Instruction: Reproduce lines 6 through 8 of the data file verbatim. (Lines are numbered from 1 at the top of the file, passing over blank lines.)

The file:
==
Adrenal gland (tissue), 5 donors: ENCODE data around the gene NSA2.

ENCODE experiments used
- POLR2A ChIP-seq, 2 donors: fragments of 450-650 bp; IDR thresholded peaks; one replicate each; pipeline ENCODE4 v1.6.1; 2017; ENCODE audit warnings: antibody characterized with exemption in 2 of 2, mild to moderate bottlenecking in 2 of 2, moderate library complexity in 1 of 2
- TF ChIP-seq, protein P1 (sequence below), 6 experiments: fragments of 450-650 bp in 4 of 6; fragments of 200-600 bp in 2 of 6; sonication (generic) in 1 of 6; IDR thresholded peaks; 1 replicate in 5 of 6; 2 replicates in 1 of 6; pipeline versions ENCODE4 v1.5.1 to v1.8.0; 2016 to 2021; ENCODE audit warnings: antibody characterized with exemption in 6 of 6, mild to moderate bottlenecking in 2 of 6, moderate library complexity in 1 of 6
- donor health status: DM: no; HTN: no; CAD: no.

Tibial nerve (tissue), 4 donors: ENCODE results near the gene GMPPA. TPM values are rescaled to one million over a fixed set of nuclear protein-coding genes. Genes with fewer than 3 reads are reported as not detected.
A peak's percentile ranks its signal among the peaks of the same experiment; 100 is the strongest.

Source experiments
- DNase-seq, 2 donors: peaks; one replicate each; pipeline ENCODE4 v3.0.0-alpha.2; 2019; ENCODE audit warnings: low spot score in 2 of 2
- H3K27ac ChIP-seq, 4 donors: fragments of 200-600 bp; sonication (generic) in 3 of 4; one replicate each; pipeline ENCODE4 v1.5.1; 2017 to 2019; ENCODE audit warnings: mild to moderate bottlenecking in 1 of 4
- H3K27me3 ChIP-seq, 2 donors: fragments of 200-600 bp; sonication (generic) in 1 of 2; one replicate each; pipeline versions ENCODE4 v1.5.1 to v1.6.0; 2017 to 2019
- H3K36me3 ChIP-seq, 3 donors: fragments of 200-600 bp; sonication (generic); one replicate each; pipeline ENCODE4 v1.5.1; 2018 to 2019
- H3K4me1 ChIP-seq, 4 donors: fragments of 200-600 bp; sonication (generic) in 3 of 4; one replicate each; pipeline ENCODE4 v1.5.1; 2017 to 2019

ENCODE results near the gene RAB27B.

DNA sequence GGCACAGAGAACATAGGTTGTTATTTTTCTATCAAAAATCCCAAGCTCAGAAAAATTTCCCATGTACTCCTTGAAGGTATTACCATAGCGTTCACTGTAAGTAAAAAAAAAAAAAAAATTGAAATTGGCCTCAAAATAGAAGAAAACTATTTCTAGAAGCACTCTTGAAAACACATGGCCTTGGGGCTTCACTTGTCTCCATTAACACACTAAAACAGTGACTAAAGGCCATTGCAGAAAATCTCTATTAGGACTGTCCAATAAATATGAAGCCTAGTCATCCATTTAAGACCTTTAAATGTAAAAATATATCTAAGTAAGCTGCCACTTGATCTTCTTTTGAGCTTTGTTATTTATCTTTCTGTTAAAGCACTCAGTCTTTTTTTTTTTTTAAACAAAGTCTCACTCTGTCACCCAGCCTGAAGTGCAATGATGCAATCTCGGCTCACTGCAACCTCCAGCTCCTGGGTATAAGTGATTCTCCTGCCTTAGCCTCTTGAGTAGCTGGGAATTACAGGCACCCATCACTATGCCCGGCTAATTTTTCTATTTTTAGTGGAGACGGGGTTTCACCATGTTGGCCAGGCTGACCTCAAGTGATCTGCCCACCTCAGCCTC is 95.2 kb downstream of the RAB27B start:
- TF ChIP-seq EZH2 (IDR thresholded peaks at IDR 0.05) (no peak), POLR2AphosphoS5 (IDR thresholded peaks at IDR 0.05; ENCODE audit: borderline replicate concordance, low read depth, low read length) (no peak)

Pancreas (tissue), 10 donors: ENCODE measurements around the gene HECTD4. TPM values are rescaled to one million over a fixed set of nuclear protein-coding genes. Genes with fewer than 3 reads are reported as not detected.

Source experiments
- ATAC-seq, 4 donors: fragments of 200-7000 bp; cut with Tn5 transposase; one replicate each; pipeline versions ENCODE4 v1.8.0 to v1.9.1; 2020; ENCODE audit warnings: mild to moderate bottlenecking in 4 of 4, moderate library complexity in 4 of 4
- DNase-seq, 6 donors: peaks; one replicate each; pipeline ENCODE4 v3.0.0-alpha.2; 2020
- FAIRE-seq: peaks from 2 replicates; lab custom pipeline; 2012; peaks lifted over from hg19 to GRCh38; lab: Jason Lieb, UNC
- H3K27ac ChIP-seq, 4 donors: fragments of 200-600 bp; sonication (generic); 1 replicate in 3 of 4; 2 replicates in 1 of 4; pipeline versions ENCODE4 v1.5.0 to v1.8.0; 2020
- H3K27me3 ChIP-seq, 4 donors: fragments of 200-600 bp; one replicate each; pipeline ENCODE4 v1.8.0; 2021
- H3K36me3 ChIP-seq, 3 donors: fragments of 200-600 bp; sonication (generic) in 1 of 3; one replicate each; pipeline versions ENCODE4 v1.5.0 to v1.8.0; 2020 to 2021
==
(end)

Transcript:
Tibial nerve (tissue), 4 donors: ENCODE results near the gene GMPPA. TPM values are rescaled to one million over a fixed set of nuclear protein-coding genes. Genes with fewer than 3 reads are reported as not detected.
A peak's percentile ranks its signal among the peaks of the same experiment; 100 is the strongest.

Source experiments